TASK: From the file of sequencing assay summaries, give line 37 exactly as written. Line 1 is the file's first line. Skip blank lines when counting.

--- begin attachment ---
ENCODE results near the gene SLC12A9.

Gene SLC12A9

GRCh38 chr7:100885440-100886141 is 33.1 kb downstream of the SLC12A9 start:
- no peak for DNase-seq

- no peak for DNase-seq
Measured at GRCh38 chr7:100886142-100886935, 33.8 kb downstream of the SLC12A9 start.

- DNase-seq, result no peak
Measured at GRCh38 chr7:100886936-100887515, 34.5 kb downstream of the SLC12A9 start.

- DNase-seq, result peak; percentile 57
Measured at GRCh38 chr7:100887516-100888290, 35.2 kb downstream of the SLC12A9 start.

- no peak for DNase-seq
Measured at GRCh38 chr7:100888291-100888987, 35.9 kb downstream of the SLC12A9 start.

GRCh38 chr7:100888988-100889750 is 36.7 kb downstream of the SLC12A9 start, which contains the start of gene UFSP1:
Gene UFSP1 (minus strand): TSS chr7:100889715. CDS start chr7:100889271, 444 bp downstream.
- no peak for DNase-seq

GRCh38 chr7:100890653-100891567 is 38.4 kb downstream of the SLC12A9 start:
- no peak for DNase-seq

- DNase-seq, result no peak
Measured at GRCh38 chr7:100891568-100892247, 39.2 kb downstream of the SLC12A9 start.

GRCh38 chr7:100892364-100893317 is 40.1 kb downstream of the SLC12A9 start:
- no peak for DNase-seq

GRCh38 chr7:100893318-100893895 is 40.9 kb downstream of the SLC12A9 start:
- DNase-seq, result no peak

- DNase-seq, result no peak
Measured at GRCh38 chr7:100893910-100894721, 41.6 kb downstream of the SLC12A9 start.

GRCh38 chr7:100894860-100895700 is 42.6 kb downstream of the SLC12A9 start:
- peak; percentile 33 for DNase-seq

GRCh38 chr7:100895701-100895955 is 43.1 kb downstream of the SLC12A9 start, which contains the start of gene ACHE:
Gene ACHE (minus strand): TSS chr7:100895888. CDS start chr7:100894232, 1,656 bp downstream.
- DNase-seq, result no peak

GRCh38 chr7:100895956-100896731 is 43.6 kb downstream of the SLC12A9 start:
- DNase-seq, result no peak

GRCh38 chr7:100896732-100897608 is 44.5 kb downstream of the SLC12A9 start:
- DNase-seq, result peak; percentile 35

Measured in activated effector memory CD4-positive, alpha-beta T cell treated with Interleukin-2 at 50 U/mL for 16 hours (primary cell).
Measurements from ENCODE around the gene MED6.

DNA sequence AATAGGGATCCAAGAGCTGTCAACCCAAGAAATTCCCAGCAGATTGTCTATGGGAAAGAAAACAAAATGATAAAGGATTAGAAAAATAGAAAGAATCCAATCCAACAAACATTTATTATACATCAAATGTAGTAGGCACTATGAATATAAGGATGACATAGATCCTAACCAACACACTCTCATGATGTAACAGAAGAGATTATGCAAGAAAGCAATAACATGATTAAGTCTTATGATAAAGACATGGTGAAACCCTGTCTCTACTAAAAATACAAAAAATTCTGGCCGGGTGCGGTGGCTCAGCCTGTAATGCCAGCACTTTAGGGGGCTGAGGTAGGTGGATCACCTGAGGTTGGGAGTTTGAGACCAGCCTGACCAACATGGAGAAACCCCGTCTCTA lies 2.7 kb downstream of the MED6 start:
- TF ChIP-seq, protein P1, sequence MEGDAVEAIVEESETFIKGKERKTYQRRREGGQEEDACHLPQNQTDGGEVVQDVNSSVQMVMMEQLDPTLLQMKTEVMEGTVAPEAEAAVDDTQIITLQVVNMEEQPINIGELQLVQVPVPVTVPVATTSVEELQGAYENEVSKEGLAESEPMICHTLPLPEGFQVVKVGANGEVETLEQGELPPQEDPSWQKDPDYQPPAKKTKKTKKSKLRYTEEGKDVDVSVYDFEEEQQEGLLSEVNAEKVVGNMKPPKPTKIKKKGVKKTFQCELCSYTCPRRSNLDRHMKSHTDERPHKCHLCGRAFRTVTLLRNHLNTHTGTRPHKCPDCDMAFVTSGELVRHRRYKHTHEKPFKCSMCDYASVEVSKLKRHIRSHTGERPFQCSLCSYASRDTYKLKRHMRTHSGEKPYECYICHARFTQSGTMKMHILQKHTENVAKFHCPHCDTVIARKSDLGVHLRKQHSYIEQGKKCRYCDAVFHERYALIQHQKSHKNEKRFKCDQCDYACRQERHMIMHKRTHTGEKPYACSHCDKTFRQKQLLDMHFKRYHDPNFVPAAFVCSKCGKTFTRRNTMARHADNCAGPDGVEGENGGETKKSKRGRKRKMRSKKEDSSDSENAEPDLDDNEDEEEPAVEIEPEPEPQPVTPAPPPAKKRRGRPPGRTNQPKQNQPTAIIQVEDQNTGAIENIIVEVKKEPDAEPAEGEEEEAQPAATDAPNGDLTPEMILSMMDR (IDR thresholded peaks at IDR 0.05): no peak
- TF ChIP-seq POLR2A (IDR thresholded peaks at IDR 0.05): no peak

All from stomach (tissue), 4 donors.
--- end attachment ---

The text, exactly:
DNA sequence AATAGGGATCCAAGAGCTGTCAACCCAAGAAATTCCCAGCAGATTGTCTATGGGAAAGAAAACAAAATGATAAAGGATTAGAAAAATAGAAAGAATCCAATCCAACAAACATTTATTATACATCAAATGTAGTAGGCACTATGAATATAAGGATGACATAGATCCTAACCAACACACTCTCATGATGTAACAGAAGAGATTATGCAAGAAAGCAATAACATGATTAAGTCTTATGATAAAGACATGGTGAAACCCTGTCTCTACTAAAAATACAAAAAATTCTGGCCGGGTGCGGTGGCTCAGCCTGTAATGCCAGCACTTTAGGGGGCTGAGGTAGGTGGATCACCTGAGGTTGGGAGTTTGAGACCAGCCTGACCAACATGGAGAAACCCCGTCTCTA lies 2.7 kb downstream of the MED6 start: